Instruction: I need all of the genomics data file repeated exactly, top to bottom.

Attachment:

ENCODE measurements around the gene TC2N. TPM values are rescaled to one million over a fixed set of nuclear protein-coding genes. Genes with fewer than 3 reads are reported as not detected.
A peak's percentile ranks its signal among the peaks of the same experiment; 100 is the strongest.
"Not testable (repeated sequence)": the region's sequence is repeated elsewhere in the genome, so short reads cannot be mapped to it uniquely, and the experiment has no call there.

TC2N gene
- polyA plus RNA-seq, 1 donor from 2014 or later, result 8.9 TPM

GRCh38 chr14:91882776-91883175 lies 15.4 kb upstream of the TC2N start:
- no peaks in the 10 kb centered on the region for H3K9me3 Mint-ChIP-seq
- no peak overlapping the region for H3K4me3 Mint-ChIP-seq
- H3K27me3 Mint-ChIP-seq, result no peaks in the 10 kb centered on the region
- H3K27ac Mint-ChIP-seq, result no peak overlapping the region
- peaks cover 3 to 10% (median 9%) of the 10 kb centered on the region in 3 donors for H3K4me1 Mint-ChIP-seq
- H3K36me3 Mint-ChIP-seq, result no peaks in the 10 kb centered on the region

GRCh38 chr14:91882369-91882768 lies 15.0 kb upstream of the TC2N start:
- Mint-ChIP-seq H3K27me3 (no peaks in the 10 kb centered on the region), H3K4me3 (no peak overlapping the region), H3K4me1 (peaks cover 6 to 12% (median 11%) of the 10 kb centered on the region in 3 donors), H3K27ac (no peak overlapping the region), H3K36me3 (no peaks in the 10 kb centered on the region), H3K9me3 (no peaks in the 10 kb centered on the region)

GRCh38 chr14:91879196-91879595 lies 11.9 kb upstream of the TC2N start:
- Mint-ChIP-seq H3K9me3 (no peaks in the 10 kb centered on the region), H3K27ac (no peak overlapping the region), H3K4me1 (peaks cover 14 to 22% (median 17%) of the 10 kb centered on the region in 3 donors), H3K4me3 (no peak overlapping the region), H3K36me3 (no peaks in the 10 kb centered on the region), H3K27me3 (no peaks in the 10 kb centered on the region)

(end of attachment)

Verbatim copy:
ENCODE measurements around the gene TC2N. TPM values are rescaled to one million over a fixed set of nuclear protein-coding genes. Genes with fewer than 3 reads are reported as not detected.
A peak's percentile ranks its signal among the peaks of the same experiment; 100 is the strongest.
"Not testable (repeated sequence)": the region's sequence is repeated elsewhere in the genome, so short reads cannot be mapped to it uniquely, and the experiment has no call there.

TC2N gene
- polyA plus RNA-seq, 1 donor from 2014 or later, result 8.9 TPM

GRCh38 chr14:91882776-91883175 lies 15.4 kb upstream of the TC2N start:
- no peaks in the 10 kb centered on the region for H3K9me3 Mint-ChIP-seq
- no peak overlapping the region for H3K4me3 Mint-ChIP-seq
- H3K27me3 Mint-ChIP-seq, result no peaks in the 10 kb centered on the region
- H3K27ac Mint-ChIP-seq, result no peak overlapping the region
- peaks cover 3 to 10% (median 9%) of the 10 kb centered on the region in 3 donors for H3K4me1 Mint-ChIP-seq
- H3K36me3 Mint-ChIP-seq, result no peaks in the 10 kb centered on the region

GRCh38 chr14:91882369-91882768 lies 15.0 kb upstream of the TC2N start:
- Mint-ChIP-seq H3K27me3 (no peaks in the 10 kb centered on the region), H3K4me3 (no peak overlapping the region), H3K4me1 (peaks cover 6 to 12% (median 11%) of the 10 kb centered on the region in 3 donors), H3K27ac (no peak overlapping the region), H3K36me3 (no peaks in the 10 kb centered on the region), H3K9me3 (no peaks in the 10 kb centered on the region)

GRCh38 chr14:91879196-91879595 lies 11.9 kb upstream of the TC2N start:
- Mint-ChIP-seq H3K9me3 (no peaks in the 10 kb centered on the region), H3K27ac (no peak overlapping the region), H3K4me1 (peaks cover 14 to 22% (median 17%) of the 10 kb centered on the region in 3 donors), H3K4me3 (no peak overlapping the region), H3K36me3 (no peaks in the 10 kb centered on the region), H3K27me3 (no peaks in the 10 kb centered on the region)